The latest news and weather from around Scotland presented by Sally Magnusson.
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Talat Aslam and her husband Mohammad from Glasgow,
were on a pilgrimage to Mecca, when they were among six British
nationals killed in a minibus accident in Saudi Arabia.
Holyrood sets out how it hopes to reduce greenhouse gas
The Scottish Government accuses the Prime Minister
of treating them with contempt, as Holyrood and Westminster meet
We follow the journey of Donald Trump's mum -
Mary Ann Macleod, from the Western Isles,
I don't have a picture of his mother. She had a lovely head of
hair. But I think she kept it a bit better than Donald does.
A Licence to Giant-kill - the junior football team taking
A couple from Glasgow have died in a road accident
while on a pilgrimage in Saudi Arabia.
Mohammad Aslam and Talat Aslam were from the Newlands area
Four members of another family from Manchester were also
Aileen Clarke is at the Glasgow Central Mosque for us tonight.
Terribly sad news. Mohammad Aslam and Talat Aslam are from the South
Side of Glasgow. Mohammad Aslam in his 70s, his wife in her 60s. They
had just completed their pilgrimage to Mecca when their minibus crashed.
They were killed and also some members of what is believed there
extended family from Manchester, were also killed. This afternoon I
spoke to a good friend of the family. And he said he completely
understood why such warm tributes have been paid today on social
media, particularly to Talat Aslam, who said was a very warm and
outgoing person. She was a lady's lady. All the
functions and charities and the groups, she was always there in
front all the time. More of the ladies will be missing her. And
Mohammad Aslam a very good friend? No doubt about it, a dear friend,
Mohammad Aslam a very good friend? like my own brother. Anything I
needed, he would come and say, I will help you out. When I moved into
this house, he helped with the windows and the bathroom, you was a
gentleman. They will be very much missed? Definitely. I am deeply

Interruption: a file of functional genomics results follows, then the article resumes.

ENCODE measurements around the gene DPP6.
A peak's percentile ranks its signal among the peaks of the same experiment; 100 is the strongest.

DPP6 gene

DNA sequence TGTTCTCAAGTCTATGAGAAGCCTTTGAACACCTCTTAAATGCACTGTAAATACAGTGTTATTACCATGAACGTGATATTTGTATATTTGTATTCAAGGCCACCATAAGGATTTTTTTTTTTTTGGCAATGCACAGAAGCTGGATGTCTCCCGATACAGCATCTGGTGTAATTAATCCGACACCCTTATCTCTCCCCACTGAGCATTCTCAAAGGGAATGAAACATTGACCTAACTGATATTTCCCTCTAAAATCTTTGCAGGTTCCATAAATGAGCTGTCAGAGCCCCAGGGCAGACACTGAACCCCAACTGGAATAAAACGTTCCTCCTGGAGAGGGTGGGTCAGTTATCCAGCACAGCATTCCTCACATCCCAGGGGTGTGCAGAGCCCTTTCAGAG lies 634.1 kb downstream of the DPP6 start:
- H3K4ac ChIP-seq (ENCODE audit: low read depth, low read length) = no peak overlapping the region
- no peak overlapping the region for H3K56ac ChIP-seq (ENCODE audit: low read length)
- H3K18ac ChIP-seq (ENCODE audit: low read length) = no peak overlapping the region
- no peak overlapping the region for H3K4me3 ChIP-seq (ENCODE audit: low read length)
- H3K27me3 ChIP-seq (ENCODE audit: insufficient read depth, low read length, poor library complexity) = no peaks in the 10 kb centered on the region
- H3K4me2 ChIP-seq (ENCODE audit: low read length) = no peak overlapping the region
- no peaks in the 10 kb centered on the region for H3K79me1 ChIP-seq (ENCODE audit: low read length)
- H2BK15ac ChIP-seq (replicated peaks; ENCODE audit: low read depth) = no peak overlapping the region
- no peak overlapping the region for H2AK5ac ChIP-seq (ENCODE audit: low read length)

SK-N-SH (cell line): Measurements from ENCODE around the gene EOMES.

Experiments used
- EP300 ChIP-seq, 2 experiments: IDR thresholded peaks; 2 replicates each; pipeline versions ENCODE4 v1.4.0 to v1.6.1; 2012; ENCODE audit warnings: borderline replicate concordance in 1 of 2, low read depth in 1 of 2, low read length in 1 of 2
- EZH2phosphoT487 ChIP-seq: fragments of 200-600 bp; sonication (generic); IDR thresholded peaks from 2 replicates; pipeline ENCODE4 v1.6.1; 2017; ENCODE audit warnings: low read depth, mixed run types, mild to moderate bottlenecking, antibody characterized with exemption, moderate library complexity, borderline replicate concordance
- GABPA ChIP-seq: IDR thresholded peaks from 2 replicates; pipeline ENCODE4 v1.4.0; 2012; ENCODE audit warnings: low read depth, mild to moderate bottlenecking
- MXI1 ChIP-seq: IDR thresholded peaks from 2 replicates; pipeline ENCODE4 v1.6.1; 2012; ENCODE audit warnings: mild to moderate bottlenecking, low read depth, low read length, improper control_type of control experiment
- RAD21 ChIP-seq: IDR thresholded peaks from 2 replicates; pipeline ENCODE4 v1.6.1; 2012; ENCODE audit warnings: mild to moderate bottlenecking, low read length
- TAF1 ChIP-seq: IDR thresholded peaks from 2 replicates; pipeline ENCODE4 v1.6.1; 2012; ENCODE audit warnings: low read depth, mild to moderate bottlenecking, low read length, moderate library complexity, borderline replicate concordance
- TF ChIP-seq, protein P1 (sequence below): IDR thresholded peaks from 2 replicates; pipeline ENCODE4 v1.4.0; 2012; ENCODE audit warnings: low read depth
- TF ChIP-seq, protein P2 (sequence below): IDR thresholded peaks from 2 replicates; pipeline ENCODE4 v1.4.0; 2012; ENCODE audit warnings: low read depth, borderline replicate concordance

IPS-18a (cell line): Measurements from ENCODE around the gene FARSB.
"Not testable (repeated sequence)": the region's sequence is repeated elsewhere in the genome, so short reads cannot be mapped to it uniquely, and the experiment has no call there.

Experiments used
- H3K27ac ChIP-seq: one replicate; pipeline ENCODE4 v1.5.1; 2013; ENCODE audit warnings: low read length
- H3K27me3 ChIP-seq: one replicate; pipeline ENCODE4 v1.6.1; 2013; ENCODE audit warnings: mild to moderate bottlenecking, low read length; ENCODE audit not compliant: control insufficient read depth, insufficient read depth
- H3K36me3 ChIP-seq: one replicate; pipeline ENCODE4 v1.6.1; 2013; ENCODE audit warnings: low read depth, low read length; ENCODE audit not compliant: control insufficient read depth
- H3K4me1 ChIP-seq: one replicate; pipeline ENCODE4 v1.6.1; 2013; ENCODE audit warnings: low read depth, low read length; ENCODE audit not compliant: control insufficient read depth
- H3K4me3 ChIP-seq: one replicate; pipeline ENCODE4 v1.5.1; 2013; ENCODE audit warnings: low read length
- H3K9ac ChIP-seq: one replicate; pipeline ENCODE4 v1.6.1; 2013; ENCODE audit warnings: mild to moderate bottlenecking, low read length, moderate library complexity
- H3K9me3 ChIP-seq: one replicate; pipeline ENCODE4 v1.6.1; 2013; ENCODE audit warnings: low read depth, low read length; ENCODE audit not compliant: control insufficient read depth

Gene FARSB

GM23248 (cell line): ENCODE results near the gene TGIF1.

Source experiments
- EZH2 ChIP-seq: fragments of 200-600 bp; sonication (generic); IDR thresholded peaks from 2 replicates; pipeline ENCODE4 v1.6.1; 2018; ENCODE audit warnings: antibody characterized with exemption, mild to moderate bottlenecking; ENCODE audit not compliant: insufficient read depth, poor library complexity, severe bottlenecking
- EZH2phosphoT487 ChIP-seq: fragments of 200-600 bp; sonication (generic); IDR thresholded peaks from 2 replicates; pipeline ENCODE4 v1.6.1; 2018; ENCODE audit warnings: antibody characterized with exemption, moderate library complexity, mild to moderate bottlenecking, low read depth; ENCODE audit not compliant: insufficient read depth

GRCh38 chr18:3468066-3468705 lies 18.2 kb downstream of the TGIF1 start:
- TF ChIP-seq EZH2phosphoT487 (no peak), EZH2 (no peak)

sorry about it. For other people, three adults and a
baby also died in the crash. Those members of the family are thought to
come from Manchester. But here, prayers have already been said in
the mosque for the couple from Newlands who died in the crash who
are survived by their five grown-up children. Thought is very much here
with them to night. Thank you. Environmental groups say Scotland's
draft climate change plan is too much of a "technofix" with not
enough focus on changing behaviour. The environment secretary has laid
out a series of proposals for reducing greenhouse gas
emissions by 66% by 2032. Our environment correspondent
Kevin Keane joins us from Aberdeen. Sally, we are a carbon hungry
environment and so much of what we do creates greenhouse gas emissions
from switching on the lights to eating party in front of the
television and obviously, driving the car. All these things cause
damage to the environment. Ministers set out how we in Scotland make our
contribution to tackling climate change.
They are the three industries responsible for our greenhouse gas
emissions, energy, transport and electricity make up for what he
pumped into the atmosphere. Today, a plan to fix the damage they have
caused. At the end of the day, if we don't fix this problem, the negative
impact will be on huge numbers of people. We need to get this sorted
out. On transport, the aim is to make to fit of cars ultralow
emission by 2032, half of all bosses will be the same. There is a
commitment to decarbonise will be the same. There is a
electricity sector with increased capacity for energy storage and for
agriculture, better management of the nutrient value of soil. NFB 's
Scotland welcoming the Minister's pragmatic approach. My message to
Scotland's farmers is clear, what is good for the climate is good for
your pocket and we will support you to put your missions and costs.
Conservatives accused the minister of not fully costing the plan, but
gave it their backing. The announcement today of the intention
to reduce emissions by 66% by 2032 against the 1990 baseline, is a
transformational step forward. against the 1990 baseline, is a
plan is a 178 page document and the devil will be in the detail. There
was no commitment on a workplace parking levy like the one in
Nottingham, but it wasn't dismissed. And technology made in Glasgow will
be in area examined to help decarbonise the heat supply from
2025. I don't think it goes far enough on areas like transport and
agriculture. I think there is scope for all parties to come up with good
ideas on how the plan can be made more specific and the
steps can be made more specific going forward. James Watt's steam
engine spark the Industrial Revolution and Josie Black, the
scientist who discovered the gas which did most of the damage. Both
Scots, both linked to our climate's history. Today, both